If you have elected to receive paper copies of our proxy statements, annual reports and other materials relating to the Annual Meeting and want to elect to receive these documents electronically next year instead of by mail, please go to http://enroll.icsdelivery.com/cbs and follow the instructions to enroll. We highly recommend that you consider electronic delivery of these documents as it helps to lower our costs and reduce the amount of paper mailed to your home.

We appreciate your interest in and support of CBS Corporation and look forward to seeing you at the Annual Meeting.

Sincerely,

 

 

LOGO

Joseph R. Ianniello

President and Acting Chief Executive Officer, CBS Corporation

 

 

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Notice of 2019 Annual Meeting of Stockholders

To CBS Corporation Stockholders:

The 2019 Annual Meeting of Stockholders (the “Annual Meeting”) of CBS Corporation (“we,” “us,” “our” or the “Company”) will be held at the date, time and place noted below. The close of business on April 1, 2019 has been fixed as the record date for determining the holders of shares of CBS Corporation Class A Common Stock entitled to notice of and to vote at the Annual Meeting and any adjournment or postponement thereof.

 

Date and time:

Wednesday, May 29, 2019

at 10:30 a.m. EDT

 

Place:

The Museum of Modern Art

The Ronald S. and Jo Carole Lauder entrance

11 West 53rd Street (between Fifth and Sixth Avenues)

New York, New York 10019

 

 

Record date:

April 1, 2019

The principal business of the Annual Meeting will be the consideration of the following matters:

 

1    The election of 11 directors;
2    The ratification of the appointment of PricewaterhouseCoopers LLP to serve as our independent registered public accounting firm for fiscal year 2019; and
3    Such other business as may properly come before the Annual Meeting or any adjournment or postponement thereof.

For a period of at least 10 days prior to the Annual Meeting, a complete list of stockholders entitled to vote at the Annual Meeting will be open to the examination of any stockholder during ordinary business hours at our corporate headquarters located at 51 West 52nd Street, New York, New York 10019.

By order of the Board of Directors,

 

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Jonathan H. Anschell

Secretary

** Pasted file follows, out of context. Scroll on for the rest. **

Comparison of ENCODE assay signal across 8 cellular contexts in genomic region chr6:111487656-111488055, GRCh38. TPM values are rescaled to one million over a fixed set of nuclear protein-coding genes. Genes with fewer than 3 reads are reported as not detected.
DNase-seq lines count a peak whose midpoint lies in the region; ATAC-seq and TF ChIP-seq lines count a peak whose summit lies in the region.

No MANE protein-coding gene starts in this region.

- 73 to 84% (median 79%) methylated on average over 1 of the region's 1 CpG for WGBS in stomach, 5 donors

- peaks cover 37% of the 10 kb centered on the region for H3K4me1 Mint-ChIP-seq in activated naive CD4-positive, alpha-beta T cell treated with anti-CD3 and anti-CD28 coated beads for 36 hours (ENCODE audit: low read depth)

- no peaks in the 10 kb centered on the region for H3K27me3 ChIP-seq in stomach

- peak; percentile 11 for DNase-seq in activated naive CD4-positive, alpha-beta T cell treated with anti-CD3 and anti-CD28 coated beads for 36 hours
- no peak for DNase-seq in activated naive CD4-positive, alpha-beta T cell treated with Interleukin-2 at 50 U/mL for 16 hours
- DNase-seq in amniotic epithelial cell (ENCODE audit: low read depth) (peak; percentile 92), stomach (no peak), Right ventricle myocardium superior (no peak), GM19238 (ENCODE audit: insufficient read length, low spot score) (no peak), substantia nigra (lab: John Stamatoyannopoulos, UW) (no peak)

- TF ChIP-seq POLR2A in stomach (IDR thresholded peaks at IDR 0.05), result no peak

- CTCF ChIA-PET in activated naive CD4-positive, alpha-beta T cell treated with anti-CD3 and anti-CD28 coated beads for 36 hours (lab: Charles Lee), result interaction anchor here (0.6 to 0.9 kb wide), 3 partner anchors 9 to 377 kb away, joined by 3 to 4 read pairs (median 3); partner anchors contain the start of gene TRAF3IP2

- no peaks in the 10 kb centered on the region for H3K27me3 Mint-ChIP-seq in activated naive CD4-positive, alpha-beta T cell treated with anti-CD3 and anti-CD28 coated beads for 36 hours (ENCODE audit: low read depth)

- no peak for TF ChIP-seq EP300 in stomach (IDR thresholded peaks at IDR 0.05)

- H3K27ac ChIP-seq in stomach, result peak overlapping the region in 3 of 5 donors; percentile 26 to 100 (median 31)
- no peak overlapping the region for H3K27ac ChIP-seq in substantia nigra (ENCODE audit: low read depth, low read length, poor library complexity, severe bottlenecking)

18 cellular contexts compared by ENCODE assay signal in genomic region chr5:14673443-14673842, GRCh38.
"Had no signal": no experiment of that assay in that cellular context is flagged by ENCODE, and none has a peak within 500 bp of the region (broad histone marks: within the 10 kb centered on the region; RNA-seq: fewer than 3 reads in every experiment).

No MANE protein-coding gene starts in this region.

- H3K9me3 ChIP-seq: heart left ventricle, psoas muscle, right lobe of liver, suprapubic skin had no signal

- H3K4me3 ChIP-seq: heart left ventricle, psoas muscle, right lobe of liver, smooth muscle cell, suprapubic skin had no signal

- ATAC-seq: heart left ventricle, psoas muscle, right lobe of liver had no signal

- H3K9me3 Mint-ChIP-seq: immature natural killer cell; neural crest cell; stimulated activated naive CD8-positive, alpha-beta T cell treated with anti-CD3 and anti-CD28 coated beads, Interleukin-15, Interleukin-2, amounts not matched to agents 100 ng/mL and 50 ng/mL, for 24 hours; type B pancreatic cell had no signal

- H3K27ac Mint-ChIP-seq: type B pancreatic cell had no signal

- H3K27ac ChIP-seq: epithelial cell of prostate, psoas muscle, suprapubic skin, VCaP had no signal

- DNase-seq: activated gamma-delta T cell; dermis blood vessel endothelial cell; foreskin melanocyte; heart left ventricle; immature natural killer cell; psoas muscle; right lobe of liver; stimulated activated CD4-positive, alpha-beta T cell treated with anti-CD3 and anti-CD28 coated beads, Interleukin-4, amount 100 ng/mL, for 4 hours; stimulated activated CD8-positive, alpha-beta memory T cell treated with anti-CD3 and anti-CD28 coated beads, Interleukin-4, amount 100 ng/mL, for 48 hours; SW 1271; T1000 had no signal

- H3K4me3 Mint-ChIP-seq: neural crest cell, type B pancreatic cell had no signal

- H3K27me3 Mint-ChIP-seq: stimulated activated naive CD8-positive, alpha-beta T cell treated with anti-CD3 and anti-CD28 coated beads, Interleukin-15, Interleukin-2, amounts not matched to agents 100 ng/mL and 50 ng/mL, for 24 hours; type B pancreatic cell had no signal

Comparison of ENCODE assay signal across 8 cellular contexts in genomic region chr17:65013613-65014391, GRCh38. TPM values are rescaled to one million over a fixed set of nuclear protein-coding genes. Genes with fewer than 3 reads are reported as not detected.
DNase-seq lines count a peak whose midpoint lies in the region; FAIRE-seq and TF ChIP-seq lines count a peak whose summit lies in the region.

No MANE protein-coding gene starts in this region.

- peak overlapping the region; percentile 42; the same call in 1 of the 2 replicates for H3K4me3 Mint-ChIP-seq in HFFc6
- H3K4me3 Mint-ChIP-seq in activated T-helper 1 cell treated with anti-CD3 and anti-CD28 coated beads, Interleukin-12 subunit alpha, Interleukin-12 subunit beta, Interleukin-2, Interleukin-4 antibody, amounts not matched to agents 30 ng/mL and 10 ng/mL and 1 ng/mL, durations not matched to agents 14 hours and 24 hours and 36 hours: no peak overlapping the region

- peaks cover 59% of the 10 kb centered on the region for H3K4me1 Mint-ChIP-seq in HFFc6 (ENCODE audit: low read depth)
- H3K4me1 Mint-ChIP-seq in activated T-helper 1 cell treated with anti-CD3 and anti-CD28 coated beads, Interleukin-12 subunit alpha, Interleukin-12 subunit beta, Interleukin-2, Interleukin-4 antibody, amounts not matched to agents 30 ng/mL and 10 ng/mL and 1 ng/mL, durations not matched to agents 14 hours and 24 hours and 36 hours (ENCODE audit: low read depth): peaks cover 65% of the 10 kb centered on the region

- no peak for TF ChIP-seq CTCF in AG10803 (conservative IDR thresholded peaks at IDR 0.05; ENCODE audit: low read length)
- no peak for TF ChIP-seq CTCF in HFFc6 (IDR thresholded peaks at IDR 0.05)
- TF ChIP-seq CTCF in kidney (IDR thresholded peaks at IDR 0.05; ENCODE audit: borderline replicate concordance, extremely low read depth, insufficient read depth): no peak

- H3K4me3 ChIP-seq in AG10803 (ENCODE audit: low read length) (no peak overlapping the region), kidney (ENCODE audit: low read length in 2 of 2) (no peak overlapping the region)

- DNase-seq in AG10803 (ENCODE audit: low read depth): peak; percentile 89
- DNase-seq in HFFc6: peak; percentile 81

April 12, 2019

 

            CBS CORPORATION   

 

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Table Of Contents

 

 

 

PROXY STATEMENT HIGHLIGHTS      1  
VOTING AND SOLICITATION OF PROXIES      6  
CORPORATE GOVERNANCE      9  
COMMITMENT TO OUR PEOPLE AND TO OUR COMMUNITY      11  
CBS CORPORATION’S BOARD OF DIRECTORS      13  
SECURITY OWNERSHIP OF CERTAIN BENEFICIAL OWNERS AND MANAGEMENT      20  
SECTION 16(a) BENEFICIAL OWNERSHIP REPORTING COMPLIANCE      23  
RELATED PERSON TRANSACTIONS      24  
ITEM 1—ELECTION OF DIRECTORS      26  
DIRECTOR COMPENSATION      32  

Outside Director Compensation During 2018

     32  

Description of Director Compensation

     33  
ITEM 2—RATIFICATION OF THE APPOINTMENT OF THE INDEPENDENT REGISTERED PUBLIC ACCOUNTING FIRM      35  
REPORT OF THE AUDIT COMMITTEE      36  
FEES FOR SERVICES PROVIDED BY THE INDEPENDENT REGISTERED PUBLIC ACCOUNTING FIRM      38  
COMPENSATION DISCUSSION AND ANALYSIS      39  
COMPENSATION COMMITTEE REPORT      56  
EXECUTIVE COMPENSATION      57  

Summary Compensation Table for Fiscal Year 2018

     57  

Grants of Plan-Based Awards During 2018

     63  

Outstanding Equity Awards at Fiscal Year-End 2018

     65  

Option Exercises and Stock Vested During 2018

     68  

Pension Benefits in 2018

     69  

Nonqualified Deferred Compensation in 2018

     72  

Potential Payments Upon Termination and Certain Other Events

     74  
EQUITY COMPENSATION PLAN INFORMATION      82  
OTHER MATTERS      83  
2020 ANNUAL MEETING OF STOCKHOLDERS      83  
ANNEX A—RECONCILIATION OF NON-GAAP MEASURES      A-1  

 

          CBS CORPORATION   

 

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Proxy Statement Highlights

This summary highlights information contained elsewhere in this proxy statement. This summary does not contain all of the information you should consider, and you should read the entire proxy statement before voting.

2019 ANNUAL MEETING OF STOCKHOLDERS

 

Date and time:

Wednesday, May 29, 2019

at 10:30 a.m. EDT

 

Place:

The Museum of Modern Art